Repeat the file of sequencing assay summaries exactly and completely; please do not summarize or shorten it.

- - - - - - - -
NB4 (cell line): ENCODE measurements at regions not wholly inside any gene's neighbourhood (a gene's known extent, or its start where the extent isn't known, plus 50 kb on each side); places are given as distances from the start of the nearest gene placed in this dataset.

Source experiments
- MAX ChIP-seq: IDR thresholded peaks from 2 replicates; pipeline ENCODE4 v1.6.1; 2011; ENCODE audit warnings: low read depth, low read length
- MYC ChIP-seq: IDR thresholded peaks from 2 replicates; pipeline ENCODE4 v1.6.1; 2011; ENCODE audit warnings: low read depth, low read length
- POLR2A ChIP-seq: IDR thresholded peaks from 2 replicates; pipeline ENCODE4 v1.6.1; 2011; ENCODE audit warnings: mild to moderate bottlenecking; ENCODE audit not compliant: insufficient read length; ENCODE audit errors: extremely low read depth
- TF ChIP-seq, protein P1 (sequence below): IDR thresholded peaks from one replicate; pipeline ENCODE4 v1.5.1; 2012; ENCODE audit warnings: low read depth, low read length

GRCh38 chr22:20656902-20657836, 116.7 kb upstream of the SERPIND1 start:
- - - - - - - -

NB4 (cell line): ENCODE measurements at regions not wholly inside any gene's neighbourhood (a gene's known extent, or its start where the extent isn't known, plus 50 kb on each side); places are given as distances from the start of the nearest gene placed in this dataset.

Source experiments
- MAX ChIP-seq: IDR thresholded peaks from 2 replicates; pipeline ENCODE4 v1.6.1; 2011; ENCODE audit warnings: low read depth, low read length
- MYC ChIP-seq: IDR thresholded peaks from 2 replicates; pipeline ENCODE4 v1.6.1; 2011; ENCODE audit warnings: low read depth, low read length
- POLR2A ChIP-seq: IDR thresholded peaks from 2 replicates; pipeline ENCODE4 v1.6.1; 2011; ENCODE audit warnings: mild to moderate bottlenecking; ENCODE audit not compliant: insufficient read length; ENCODE audit errors: extremely low read depth
- TF ChIP-seq, protein P1 (sequence below): IDR thresholded peaks from one replicate; pipeline ENCODE4 v1.5.1; 2012; ENCODE audit warnings: low read depth, low read length

GRCh38 chr22:20656902-20657836, 116.7 kb upstream of the SERPIND1 start: